Alice, a widowed beekeeper, befriends Jake, a paraplegic teenager, and Harry, who has social anxiety. At her Oregon farm, the three loners band together to save threatened honeybees — and end up forming an unlikely friendship. It’s a sweet story and a nice reminder that “flaws” can actually be strengths.

“Act Your Age, Eve Brown,” by Talia Hibbert

The third novel in Hibbert’s Brown Sisters trilogy is as delightful as her previous books. Eve — a purple-haired woman who specializes in chaos — finagles her way into a job at a B&B, working for the very uptight Jacob. Expect snappy dialogue and simmering tension that will inevitably turn romantic.

“Meet Cute Diary,” by Emery Lee

This fun YA novel introduces a sassy transgender teen who writes about happily-ever-afters on his blog. When it’s exposed as fiction, he tries to save his reputation by entering a fake relationship, which then veers into real-relationship territory. It’s a moving celebration of trans love.

“The Ride of Her Life,” by Elizabeth Letts

This folk-hero biography is about Annie Wilkins, who rode her horse across the country in the 1950s. At the time, she was 63 and had been given two years to live. Her journey is full of adventures: run-ins with generous strangers; overnights in town jails; even a marriage proposal. Wilkins embraced it all with optimism and spunk.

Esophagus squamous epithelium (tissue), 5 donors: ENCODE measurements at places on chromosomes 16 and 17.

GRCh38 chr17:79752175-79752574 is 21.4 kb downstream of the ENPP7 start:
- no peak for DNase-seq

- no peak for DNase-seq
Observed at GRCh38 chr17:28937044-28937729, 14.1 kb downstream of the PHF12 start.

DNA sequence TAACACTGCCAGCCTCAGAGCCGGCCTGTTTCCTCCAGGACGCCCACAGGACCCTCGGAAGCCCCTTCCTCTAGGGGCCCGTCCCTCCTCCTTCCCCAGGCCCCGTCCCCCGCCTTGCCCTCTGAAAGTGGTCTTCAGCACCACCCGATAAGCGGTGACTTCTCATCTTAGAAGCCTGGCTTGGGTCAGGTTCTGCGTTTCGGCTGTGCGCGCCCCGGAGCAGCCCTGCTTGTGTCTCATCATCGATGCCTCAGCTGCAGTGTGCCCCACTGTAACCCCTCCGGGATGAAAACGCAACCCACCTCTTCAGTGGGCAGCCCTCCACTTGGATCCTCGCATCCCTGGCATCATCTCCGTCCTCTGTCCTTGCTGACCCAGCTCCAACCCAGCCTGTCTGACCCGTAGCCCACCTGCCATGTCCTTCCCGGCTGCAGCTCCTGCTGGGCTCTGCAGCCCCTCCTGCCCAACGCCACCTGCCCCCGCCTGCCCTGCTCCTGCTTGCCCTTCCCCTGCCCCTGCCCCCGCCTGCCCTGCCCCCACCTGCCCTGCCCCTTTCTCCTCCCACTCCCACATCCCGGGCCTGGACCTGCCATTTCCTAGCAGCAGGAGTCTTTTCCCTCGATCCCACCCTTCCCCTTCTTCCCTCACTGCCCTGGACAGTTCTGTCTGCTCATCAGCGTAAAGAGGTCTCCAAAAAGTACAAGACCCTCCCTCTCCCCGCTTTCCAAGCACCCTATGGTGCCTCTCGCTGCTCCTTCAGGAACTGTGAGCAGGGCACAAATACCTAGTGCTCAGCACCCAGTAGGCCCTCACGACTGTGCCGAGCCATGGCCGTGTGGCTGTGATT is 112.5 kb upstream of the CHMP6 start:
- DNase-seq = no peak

“In a Book Club Far Away,” by Tif Marcelo

Three Army wives, who bonded at a book club, are now estranged, but when one needs help, the other two answer the call. Their reunion is complex but opens the door to forgiveness. The women’s shared love of books makes the novel a great choice for a summer book club.

“The Hummingbirds’ Gift,” by Sy Montgomery

Ah, to be able to fly far, far away. The hummingbird — an inspiring creature — can do that and more. It’s the lightest bird in the sky, able to fly backward and beat its wings more than 60 times a second. This slim book, centered on two abandoned hummingbirds who are nurtured back to health, is ideal for garden reading.